During the turning process, the long and thin shaft is constantly subjected to axial tension, which solves the problem of axial cutting force bending the workpiece.

Under the action of axial tension, the degree of bending deformation caused by radial cutting force is reduced, and the axial elongation caused by cutting heat is compensated, improving the stiffness and machining accuracy of the long and thin shaft.

3）Using reverse cutting method to turn long and thin shafts

Reverse cutting method refers to a process in which the cutting tool feeds towards the tailstock direction from the spindle chuck during the turning process of the long and thin shaft, as shown in Figure 5.

This way, the axial cutting force generated during the machining process makes the long and thin shaft under tension, eliminating the bending deformation caused by axial cutting force.

At the same time, using an elastic tailstock center can effectively compensate for the compression deformation and thermal elongation of the workpiece from the cutting tool to the tailstock end, avoiding bending deformation of the workpiece.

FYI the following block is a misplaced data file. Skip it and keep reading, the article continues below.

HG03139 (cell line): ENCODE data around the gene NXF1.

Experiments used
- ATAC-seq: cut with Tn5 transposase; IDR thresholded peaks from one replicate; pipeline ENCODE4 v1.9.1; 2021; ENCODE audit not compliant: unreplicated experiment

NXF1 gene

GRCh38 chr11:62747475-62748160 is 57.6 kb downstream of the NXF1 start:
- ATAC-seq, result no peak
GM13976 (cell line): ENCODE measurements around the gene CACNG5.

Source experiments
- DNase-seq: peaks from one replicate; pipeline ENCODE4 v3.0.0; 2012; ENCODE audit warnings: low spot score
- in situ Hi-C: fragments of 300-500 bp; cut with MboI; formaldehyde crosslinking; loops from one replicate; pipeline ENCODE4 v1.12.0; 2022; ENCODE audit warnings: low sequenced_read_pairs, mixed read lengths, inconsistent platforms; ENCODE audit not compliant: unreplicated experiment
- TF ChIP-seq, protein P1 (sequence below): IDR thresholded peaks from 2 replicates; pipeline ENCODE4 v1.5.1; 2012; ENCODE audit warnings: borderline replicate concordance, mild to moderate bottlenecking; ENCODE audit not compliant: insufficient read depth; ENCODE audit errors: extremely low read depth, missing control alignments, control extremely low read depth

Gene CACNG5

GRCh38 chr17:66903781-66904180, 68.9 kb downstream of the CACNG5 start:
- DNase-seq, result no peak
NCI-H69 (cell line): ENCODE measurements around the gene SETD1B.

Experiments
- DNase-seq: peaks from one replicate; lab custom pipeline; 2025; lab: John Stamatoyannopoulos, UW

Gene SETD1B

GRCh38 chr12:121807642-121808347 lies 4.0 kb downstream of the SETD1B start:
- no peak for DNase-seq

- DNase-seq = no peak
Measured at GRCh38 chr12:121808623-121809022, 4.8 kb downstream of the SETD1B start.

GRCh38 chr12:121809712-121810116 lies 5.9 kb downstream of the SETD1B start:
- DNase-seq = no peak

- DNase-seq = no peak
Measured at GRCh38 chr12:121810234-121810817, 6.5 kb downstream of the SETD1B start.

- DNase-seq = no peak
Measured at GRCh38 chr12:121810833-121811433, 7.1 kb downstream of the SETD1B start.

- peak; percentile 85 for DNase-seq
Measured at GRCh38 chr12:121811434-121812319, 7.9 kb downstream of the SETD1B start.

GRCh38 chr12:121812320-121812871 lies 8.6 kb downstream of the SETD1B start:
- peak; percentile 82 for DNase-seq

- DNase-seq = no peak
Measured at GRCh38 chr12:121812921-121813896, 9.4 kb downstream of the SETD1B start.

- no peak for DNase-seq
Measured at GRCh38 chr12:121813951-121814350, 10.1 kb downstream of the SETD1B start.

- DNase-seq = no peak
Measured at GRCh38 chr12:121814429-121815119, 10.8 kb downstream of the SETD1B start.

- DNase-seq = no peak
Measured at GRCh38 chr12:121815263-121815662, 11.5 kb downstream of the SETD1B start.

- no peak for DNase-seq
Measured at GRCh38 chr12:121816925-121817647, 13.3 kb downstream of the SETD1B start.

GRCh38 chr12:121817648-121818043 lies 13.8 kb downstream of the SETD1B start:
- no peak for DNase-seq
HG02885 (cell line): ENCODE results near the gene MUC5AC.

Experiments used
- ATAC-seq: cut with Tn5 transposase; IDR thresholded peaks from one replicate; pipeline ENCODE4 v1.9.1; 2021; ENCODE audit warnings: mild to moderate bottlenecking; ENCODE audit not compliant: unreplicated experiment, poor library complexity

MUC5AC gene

Using a dual-tool approach to turn long and thin shafts on a modified lathe bed with an added rear tool post, both the front and rear cutting tools can be used simultaneously, as shown in Figure 6.

Two turning tools are positioned radially opposite each other, with the front tool installed in the correct orientation and the rear tool installed in reverse.

The radial cutting forces generated during turning with the two tools cancel each other out, resulting in minimal workpiece deformation and vibration and high machining accuracy, making it suitable for batch production.

4）Magnetic cutting is used for turning slender shafts.

The principle of magnetic cutting is similar to that of reverse cutting. During turning, the slender shaft is stretched by magnetic force, reducing its bending deformation and improving its machining accuracy.

(3) Control the cutting amount reasonably.